It is not uncommon for the critics and the fans to have different options about the same series. After all, they are looking at similar but not quite the same sets of factors, meaning that their opinions are bound to diverge even when they watch the same thing at the same time. However, there are few cases as dramatic as that of The Orville, which is Seth McFarlane’s homage to the first Star Trek as well as something more in its own right. Simply put, the critics seem to dislike the series, so much so that it would not be much of an exaggeration to say that their opinions can be summed up as hate. In contrast, the fans have shown a much more positive response, so much so that The Orville is one of the highest-rated series of the season by their reckoning.
Why Do the Critics and the Fans Have Such Different Opinions of The Orville?
Curiously, the critics and the fans seem to have such different opinions of The Orville for the same reason. Simply put, while there is a fair amount of McFarlane’s characteristic humor to be found throughout the series, it is not as simple and straightforward as it should be to categorize it as a particular kind of series. Anyone who has watched more than one episode of The Orville will have noticed that while some episodes are pure comedy, other episodes are much more dramatic in nature while still other episodes are essentially modern day versions of morality plays. As a result, the series isn’t really one thing or another but rather a mix of things, which is a sharp contrast with the modern TV-scape that puts so much emphasis on series being well-defined in nature.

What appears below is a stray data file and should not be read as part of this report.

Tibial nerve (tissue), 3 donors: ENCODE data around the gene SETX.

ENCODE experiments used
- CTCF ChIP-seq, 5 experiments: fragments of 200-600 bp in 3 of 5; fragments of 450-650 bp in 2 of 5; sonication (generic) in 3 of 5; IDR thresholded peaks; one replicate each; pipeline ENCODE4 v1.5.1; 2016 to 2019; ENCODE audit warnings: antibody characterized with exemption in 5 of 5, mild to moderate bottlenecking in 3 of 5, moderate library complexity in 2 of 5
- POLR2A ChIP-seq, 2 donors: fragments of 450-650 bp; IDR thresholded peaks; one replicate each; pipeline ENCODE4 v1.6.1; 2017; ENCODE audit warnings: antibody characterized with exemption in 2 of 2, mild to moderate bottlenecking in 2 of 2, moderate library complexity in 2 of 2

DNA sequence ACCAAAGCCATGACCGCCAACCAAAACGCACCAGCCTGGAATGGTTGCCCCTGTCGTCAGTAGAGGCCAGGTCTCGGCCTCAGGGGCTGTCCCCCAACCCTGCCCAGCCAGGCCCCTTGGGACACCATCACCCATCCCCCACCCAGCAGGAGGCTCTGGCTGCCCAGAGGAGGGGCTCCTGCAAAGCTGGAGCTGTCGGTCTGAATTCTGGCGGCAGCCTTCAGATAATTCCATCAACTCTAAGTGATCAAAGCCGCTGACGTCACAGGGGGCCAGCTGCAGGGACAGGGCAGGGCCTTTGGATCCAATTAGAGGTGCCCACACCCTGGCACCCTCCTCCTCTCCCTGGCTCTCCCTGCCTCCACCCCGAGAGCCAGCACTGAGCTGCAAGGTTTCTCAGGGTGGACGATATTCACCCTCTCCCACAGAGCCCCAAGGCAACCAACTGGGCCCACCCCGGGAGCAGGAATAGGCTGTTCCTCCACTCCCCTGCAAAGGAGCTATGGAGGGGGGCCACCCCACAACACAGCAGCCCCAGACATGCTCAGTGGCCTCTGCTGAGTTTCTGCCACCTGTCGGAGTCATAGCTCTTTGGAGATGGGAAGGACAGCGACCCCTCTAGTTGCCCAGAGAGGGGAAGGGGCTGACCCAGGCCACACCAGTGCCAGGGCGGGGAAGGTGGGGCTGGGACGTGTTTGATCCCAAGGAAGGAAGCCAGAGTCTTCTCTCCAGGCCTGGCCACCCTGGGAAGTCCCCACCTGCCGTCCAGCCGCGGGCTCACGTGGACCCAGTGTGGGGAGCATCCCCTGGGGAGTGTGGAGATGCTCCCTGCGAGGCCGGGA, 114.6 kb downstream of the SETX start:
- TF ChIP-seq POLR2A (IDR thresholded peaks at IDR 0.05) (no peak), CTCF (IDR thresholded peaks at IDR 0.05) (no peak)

Some critics have reacted to The Orville‘s mixture of things with what can be called confusion. Essentially, they think that its shifting from one genre to the next is a sign that the people behind the series don’t know what they are doing, which is not the sort of thing that leads to good reviews. However, there are also other critics with other reasons for disliking The Orville, with examples ranging from a dislike for its choice to mix in everything to a simple aversion for its particular style of humor.
In contrast, the fans seemed to have responded much better to The Orville‘s willingness to blend genres, which actually helps to provide them with a sense of anticipation by making it difficult for them to predict what they will see next. In contrast, a better-defined series will always be one thing and one thing only, meaning that even if the exact details of its plot remain unknown, the general nature of the content can be guessed with no problems whatsoever because they have been stated outright. Finally, it should be mentioned that The Orville appeals to two sizable segments, with one being sci-fan fans and the other being lowbrow humor fans. Considering the sheer size of these two segments as well as the considerable overlap between them, the success of the series becomes much more understandable than what the critics’ reviews would suggest.